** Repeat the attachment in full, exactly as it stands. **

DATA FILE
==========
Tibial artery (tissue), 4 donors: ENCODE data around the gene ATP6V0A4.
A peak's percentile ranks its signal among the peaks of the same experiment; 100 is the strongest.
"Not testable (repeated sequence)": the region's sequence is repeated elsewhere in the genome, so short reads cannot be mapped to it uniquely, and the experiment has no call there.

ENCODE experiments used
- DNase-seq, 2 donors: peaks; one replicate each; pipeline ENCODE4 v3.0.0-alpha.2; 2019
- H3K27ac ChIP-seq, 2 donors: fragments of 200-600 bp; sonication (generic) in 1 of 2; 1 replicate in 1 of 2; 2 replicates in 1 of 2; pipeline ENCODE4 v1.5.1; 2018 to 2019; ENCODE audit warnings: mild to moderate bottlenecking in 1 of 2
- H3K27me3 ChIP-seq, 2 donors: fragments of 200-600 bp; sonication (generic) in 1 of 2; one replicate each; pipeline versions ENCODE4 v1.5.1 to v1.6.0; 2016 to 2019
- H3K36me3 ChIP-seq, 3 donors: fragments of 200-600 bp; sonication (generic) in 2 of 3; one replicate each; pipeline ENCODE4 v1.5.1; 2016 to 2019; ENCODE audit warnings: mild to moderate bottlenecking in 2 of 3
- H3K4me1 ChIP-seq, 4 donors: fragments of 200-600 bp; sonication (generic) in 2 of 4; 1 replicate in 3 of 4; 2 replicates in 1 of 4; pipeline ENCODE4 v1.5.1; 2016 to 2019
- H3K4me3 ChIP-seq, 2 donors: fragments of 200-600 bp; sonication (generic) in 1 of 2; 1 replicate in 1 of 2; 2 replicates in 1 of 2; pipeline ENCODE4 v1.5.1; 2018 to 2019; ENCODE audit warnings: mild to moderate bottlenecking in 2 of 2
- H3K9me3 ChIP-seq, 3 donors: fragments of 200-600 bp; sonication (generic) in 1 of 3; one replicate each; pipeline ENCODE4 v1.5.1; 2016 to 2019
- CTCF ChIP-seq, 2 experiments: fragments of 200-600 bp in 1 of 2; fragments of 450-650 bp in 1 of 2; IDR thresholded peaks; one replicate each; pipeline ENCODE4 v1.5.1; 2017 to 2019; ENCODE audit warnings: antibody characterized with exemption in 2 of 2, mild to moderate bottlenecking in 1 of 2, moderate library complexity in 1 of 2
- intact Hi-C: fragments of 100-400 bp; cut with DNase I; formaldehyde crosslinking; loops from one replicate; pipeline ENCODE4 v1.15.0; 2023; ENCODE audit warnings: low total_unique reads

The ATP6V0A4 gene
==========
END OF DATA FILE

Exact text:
Tibial artery (tissue), 4 donors: ENCODE data around the gene ATP6V0A4.
A peak's percentile ranks its signal among the peaks of the same experiment; 100 is the strongest.
"Not testable (repeated sequence)": the region's sequence is repeated elsewhere in the genome, so short reads cannot be mapped to it uniquely, and the experiment has no call there.

ENCODE experiments used
- DNase-seq, 2 donors: peaks; one replicate each; pipeline ENCODE4 v3.0.0-alpha.2; 2019
- H3K27ac ChIP-seq, 2 donors: fragments of 200-600 bp; sonication (generic) in 1 of 2; 1 replicate in 1 of 2; 2 replicates in 1 of 2; pipeline ENCODE4 v1.5.1; 2018 to 2019; ENCODE audit warnings: mild to moderate bottlenecking in 1 of 2
- H3K27me3 ChIP-seq, 2 donors: fragments of 200-600 bp; sonication (generic) in 1 of 2; one replicate each; pipeline versions ENCODE4 v1.5.1 to v1.6.0; 2016 to 2019
- H3K36me3 ChIP-seq, 3 donors: fragments of 200-600 bp; sonication (generic) in 2 of 3; one replicate each; pipeline ENCODE4 v1.5.1; 2016 to 2019; ENCODE audit warnings: mild to moderate bottlenecking in 2 of 3
- H3K4me1 ChIP-seq, 4 donors: fragments of 200-600 bp; sonication (generic) in 2 of 4; 1 replicate in 3 of 4; 2 replicates in 1 of 4; pipeline ENCODE4 v1.5.1; 2016 to 2019
- H3K4me3 ChIP-seq, 2 donors: fragments of 200-600 bp; sonication (generic) in 1 of 2; 1 replicate in 1 of 2; 2 replicates in 1 of 2; pipeline ENCODE4 v1.5.1; 2018 to 2019; ENCODE audit warnings: mild to moderate bottlenecking in 2 of 2
- H3K9me3 ChIP-seq, 3 donors: fragments of 200-600 bp; sonication (generic) in 1 of 3; one replicate each; pipeline ENCODE4 v1.5.1; 2016 to 2019
- CTCF ChIP-seq, 2 experiments: fragments of 200-600 bp in 1 of 2; fragments of 450-650 bp in 1 of 2; IDR thresholded peaks; one replicate each; pipeline ENCODE4 v1.5.1; 2017 to 2019; ENCODE audit warnings: antibody characterized with exemption in 2 of 2, mild to moderate bottlenecking in 1 of 2, moderate library complexity in 1 of 2
- intact Hi-C: fragments of 100-400 bp; cut with DNase I; formaldehyde crosslinking; loops from one replicate; pipeline ENCODE4 v1.15.0; 2023; ENCODE audit warnings: low total_unique reads

The ATP6V0A4 gene